Last year when the HDCP master key was leaked, Intel was not that bothered, stating that anyone who would like to use or crack the master key would need to be in semi-conductor business and create an expensive customised chip.
Unfortunately for them, that doesn’t seem to be correct. As Ruhr University’s Secure Hardware Group together with PhD student Benno Lomb, has now been able to crack the HDCP copy protection. Using a custom board they have created using a handful of inexpensive FPGA chips.
The custom board and full rig cost the team just a little over $200 to purchase and includes a Xilinx Spartan-6 FPGA, equipped with a HDMI port and a serial RS232 communication port. Its sits between the Blu-ray player and a flat screen TV, and is capable of decrypting traffic between the two without being detected.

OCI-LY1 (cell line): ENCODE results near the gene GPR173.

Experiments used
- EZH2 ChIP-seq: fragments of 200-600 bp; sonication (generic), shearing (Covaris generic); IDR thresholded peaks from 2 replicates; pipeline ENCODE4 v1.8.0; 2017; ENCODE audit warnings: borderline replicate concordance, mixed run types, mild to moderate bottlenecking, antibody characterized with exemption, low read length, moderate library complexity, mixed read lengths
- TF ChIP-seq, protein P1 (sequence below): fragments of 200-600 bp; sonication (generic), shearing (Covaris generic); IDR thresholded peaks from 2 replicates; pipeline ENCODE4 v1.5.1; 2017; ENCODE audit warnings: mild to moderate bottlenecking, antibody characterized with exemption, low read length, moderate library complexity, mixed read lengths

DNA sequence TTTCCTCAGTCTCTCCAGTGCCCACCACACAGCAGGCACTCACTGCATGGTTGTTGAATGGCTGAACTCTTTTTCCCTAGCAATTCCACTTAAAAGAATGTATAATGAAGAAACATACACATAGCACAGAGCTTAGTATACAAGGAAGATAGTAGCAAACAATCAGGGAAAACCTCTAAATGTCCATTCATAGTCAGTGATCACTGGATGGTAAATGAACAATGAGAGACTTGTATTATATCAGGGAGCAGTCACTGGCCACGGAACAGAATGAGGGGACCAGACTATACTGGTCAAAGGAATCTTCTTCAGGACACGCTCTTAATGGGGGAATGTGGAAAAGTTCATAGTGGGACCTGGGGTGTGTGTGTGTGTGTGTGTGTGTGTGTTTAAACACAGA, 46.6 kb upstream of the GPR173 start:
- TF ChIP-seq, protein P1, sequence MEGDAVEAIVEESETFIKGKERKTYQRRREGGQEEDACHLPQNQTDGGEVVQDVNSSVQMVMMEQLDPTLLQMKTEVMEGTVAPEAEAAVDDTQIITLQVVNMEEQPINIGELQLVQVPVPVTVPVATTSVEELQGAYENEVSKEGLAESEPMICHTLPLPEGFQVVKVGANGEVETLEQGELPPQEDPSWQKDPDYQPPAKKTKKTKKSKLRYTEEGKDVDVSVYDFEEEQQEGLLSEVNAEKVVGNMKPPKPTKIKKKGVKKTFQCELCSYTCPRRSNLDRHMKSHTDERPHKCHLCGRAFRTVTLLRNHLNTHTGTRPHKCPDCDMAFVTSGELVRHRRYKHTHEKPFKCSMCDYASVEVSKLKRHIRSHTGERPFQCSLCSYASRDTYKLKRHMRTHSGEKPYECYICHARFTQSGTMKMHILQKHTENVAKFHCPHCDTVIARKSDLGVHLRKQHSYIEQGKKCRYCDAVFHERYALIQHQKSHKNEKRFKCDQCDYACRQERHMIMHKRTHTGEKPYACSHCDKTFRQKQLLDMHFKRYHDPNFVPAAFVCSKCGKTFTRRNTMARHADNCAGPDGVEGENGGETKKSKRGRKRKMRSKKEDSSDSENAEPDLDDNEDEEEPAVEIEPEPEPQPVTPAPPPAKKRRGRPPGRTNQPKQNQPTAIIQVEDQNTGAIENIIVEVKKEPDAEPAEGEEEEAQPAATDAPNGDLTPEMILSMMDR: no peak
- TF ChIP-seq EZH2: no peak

Germany’s Ruhr University of Bochum, led by professor Tim Güneysu explains:
“Our intention was rather to investigate the fundamental security of HDCP systems and to measure the actual financial outlay for a complete knockout,” – “The fact that we were able to achieve this in the context of a PhD thesis and using materials costing just €200 is not a ringing endorsement of the security of the current HDCP system.”
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